The Hero: Love Story of a Spy

Thesp Sunny Deol goes the whole nine yards as an Indian patriot in "The Hero: Love Story of a Spy," a wildly over-the-top, stridently nationalistic but undeniably entertaining slice of hokum. Story of a secret agent foiling a bunch of Pakistani fundamentalists trying to build a nuclear bomb could prove an aud pleaser at less arty fests.

With: Sunny Deol, Preity Zinta, Priyanka Chopra, Kabir Bedi, Amrish Puri, Arif Zakaria, Rajpal Yadav. (Hindi dialogue.)

Popular middle-aged thesp Sunny Deol goes the whole nine yards, and several more, as an Indian patriot in “The Hero: Love Story of a Spy,” a wildly over-the-top, stridently nationalistic but undeniably entertaining slice of hokum for auds who like their action and romance well-cooked. Touted as the most expensive Indian pic to date — at a claimed 550 million rupees ($11.5 million), exceeding even last year’s “Devdas” — and shot in India, North America and Switzerland, story of a Hindu secret agent foiling a bunch of nasty Pakistani fundamentalists trying to build a nuclear bomb could prove a no-brain audience pleaser at less arty fests.

Films set in and around the disputed Kashmir region constitute a sub-genre in Hindi cinema, from trashier fare like “Mission Kashmir” to classier dramas like J.P. Dutta’s “Refugee.” Current opus is by the team that produced 2001 hit “Gadar: ek prem katha,” another nationalist epic also starring Deol. Bowing April 11, “Hero” has so far done gangbusters biz around Bombay and New Delhi, easily beating out “Daredevil”; but its quieter reception in other parts of the country makes “Hero” unlikely to top “Gadar” in the long run.

In a 20-minute pre-credit sequence that’s almost a self-contained movie, intelligence offer Arjun Khanna (Deol) accepts an award for bravery from the Canadian government and on the flight back home recalls his spying exploits of the past two years. A master of disguise, Khanna had thwarted a plan by maniacal ISI chief Ishaq Khan (vet Amrish Puri) for some pro-Kashmir Islamic extremists to steal one of Pakistan’s nuclear bombs. After fooling Khan in New York, and having him sent to a Pakistani jail, Khanna is sent on a new mission, posing as Major Ravi Batra on the Kashmir frontier. Cue main titles.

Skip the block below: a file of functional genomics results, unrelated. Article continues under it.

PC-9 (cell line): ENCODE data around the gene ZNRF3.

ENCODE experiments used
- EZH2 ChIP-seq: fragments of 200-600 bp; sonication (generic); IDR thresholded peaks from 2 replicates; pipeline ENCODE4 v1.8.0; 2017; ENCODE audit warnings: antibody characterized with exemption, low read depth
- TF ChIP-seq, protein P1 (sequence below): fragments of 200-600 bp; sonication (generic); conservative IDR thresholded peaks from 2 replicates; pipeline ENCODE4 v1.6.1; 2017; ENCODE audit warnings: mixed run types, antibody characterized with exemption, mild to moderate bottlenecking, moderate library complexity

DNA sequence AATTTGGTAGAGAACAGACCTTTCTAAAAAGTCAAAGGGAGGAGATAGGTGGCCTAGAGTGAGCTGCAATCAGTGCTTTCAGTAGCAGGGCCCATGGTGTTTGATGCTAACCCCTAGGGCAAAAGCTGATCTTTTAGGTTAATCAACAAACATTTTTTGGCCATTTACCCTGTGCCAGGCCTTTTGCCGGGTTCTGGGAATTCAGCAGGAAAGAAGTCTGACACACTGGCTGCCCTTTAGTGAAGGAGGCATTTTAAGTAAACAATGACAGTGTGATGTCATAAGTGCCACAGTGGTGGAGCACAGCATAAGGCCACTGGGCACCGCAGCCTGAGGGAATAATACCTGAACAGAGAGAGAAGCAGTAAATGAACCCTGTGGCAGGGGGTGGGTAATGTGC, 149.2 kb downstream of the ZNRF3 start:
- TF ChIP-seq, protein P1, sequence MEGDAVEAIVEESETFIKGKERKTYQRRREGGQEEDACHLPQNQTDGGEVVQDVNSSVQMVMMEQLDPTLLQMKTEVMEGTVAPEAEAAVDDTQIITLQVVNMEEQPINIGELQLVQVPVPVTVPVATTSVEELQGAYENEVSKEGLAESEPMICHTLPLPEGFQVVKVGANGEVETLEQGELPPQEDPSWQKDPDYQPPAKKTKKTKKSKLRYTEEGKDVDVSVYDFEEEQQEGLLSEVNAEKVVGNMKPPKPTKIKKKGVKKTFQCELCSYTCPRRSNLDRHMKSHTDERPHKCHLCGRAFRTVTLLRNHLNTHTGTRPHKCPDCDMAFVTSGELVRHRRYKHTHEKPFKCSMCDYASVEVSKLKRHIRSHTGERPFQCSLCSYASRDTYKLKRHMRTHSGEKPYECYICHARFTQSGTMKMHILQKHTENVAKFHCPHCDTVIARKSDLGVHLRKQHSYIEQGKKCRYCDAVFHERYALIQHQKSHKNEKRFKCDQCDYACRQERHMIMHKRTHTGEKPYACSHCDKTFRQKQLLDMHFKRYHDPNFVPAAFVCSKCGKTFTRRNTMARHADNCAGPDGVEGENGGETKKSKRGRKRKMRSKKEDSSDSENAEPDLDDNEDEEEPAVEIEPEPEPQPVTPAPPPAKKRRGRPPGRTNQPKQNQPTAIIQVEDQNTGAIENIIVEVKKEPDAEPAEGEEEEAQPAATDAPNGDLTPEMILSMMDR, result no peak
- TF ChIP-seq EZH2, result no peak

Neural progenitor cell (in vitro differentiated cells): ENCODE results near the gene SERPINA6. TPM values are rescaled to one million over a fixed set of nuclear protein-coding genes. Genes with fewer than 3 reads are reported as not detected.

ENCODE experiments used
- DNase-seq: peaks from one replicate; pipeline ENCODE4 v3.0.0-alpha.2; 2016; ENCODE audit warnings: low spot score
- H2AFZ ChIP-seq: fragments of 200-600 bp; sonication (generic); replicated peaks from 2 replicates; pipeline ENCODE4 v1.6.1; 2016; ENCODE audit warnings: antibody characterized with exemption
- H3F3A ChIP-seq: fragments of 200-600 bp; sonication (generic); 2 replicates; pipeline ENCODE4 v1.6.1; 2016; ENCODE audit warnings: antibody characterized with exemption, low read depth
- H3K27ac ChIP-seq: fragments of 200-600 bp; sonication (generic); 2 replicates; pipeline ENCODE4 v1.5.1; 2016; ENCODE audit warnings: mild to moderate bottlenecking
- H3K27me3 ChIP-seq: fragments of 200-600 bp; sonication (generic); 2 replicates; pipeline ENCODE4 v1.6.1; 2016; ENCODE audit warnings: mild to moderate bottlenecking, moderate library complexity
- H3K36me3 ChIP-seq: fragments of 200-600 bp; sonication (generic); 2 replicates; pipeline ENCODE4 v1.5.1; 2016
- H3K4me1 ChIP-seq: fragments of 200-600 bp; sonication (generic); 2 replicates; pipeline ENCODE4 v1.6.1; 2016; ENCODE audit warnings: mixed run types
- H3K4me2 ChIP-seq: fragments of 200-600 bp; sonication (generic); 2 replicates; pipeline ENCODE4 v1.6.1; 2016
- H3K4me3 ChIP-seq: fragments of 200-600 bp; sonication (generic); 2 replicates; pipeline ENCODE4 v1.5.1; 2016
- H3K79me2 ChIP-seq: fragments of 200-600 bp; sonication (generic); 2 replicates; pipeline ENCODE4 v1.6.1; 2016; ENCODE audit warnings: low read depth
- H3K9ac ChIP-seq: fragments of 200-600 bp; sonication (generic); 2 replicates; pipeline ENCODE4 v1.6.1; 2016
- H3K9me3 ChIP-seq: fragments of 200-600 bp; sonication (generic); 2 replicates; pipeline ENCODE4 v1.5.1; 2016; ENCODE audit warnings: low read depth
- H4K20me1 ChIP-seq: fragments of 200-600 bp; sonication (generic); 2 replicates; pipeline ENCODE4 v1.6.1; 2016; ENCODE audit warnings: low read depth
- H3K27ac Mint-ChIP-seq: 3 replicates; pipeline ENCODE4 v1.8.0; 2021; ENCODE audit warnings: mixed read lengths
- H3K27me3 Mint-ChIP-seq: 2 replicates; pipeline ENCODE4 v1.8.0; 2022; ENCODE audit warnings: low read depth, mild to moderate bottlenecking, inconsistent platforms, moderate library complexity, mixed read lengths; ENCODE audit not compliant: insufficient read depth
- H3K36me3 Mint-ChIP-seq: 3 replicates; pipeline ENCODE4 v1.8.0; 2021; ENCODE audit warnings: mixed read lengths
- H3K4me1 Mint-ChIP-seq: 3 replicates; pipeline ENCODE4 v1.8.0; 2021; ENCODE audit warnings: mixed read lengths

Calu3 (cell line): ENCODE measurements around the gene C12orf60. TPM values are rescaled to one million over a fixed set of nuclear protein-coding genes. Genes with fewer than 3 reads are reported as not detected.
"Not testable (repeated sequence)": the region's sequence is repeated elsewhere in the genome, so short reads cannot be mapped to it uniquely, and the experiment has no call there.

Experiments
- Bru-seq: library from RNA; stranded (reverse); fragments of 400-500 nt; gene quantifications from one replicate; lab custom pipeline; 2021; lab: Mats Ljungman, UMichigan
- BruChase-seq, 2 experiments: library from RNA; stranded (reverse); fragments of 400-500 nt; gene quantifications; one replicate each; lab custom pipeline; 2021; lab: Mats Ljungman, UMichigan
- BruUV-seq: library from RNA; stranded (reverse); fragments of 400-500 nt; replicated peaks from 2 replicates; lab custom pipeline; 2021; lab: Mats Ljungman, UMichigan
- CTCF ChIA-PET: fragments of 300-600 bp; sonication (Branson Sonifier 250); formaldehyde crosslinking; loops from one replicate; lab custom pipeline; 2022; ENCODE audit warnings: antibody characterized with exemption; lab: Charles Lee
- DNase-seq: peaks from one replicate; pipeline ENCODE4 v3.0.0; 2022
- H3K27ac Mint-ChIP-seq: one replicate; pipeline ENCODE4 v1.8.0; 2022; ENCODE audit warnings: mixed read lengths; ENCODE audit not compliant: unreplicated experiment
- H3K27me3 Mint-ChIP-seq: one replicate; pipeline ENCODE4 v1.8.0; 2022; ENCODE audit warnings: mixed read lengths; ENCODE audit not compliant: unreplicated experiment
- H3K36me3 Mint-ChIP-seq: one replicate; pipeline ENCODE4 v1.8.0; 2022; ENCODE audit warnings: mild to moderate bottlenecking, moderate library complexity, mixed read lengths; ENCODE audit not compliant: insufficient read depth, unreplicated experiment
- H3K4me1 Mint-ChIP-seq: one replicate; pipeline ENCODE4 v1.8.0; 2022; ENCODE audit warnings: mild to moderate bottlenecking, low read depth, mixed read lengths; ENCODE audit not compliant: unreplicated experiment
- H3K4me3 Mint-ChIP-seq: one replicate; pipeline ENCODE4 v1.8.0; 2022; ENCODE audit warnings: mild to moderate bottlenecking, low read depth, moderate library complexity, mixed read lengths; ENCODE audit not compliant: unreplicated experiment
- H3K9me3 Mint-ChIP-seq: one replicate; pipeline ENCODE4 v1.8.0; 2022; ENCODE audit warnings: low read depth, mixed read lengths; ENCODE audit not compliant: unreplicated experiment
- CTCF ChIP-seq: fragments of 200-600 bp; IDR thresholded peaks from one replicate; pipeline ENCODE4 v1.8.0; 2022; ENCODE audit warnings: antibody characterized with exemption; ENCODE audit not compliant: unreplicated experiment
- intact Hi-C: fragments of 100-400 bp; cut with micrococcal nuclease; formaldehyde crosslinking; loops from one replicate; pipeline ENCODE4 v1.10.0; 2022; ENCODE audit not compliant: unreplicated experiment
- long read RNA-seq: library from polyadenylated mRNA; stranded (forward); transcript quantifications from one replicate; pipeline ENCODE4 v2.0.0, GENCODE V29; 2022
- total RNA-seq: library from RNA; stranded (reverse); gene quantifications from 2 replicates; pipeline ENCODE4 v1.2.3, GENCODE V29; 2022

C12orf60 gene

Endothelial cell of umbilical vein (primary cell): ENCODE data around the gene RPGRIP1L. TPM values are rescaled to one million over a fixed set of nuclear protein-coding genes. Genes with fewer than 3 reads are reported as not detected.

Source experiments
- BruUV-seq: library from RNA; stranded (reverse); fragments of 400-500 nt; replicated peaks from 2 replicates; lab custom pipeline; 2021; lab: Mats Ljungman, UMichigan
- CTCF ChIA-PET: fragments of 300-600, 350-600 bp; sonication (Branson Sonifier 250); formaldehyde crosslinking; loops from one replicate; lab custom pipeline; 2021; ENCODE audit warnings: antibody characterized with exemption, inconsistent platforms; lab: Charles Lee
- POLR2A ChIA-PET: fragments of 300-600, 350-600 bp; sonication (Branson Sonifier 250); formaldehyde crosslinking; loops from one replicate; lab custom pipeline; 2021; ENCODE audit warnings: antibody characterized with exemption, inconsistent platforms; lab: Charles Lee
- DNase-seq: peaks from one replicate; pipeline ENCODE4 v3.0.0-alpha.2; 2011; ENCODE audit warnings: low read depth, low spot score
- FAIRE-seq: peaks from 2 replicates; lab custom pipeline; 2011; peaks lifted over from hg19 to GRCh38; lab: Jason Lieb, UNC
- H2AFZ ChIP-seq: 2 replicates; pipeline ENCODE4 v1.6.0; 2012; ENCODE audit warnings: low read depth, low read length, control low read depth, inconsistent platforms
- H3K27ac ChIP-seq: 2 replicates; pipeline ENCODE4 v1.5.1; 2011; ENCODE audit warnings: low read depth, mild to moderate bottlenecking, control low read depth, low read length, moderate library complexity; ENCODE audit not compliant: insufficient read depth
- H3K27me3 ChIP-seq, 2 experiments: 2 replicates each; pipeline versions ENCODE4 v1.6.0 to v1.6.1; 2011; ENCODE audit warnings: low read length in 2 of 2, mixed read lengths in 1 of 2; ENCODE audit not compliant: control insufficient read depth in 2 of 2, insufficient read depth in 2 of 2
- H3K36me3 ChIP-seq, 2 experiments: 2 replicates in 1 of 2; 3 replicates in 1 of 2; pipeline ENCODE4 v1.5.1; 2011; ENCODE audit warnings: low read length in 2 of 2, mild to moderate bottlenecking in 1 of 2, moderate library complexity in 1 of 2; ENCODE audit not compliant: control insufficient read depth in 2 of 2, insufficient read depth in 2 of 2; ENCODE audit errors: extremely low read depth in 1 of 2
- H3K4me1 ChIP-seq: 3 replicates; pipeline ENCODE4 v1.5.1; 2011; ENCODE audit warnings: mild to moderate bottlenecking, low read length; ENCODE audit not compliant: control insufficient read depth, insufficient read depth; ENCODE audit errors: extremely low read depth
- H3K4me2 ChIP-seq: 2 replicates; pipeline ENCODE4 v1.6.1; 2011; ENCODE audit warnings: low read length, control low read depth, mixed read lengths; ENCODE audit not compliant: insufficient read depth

Settling into his job, Khanna meets sparky shepherd girl Reshma (Preity Zinta). Discovering she’s actually adopted by her Muslim parents and was born a Hindu, Khanna asks her to go on a mission across the border, posing as a maid in a Pakistani colonel’s house.

Who should turn up at the house but Khan, who’s been secretly released from jail. Reshma barely escapes alive with the info, but back across the border she and Khanna celebrate by becoming engaged at a splashy party in a giant riverside rotunda. Halfway through the proceedings, however, Khan dynamites the gathering, and Reshma is swept down river. Intermission.

Where Part One is more military in mode, and largely set in Kashmir, Part Two is more desi 007, set in Toronto and snowy Canadian mountains (actually the Swiss Alps). The time spent on detailing Khanna and Reshma’s relationship in the first half pays dividends in the second as, in a typically Bollywood maneuver, their paths keep almost crossing as Khanna becomes entangled with Shaheen (stunning newcomer Priyanka Chopra). There’s all kinds of misunderstandings and emotional tangles before the finale on a mountain peak and tourist train.

Though all the money is up on the screen in a variety of set pieces, “The Hero” could have been a much better movie — even on its own pulp level — if more care had been taken with the tech side. Lensing ranges from the excellent to the shabby, and color processing likewise; editing by Suresh Urs (“Bombay,” “Dil se”) also runs the gamut; and the background score is as hysterical as the performances by the villains.

However, the staging and lensing of the musical numbers are excellent, and show considerable thought in integrating them with the plot. The final musical set piece, set at Khanna and Shaheen’s wedding with all the cast present, brilliantly pulls all the emotional and dramatic threads of the preceding 2½ hours together to knockout effect, prior to the extended action finale.

Deol makes a solid, rather than exciting hero, better in military duds than his increasingly outre disguises, and Puri overacts wildly as the villain. Femme leads are much more engaging, with Zinta typically sparky and likable, and mega-looker Chopra (Miss World 2000) making a solid screen debut as a modern urban miss.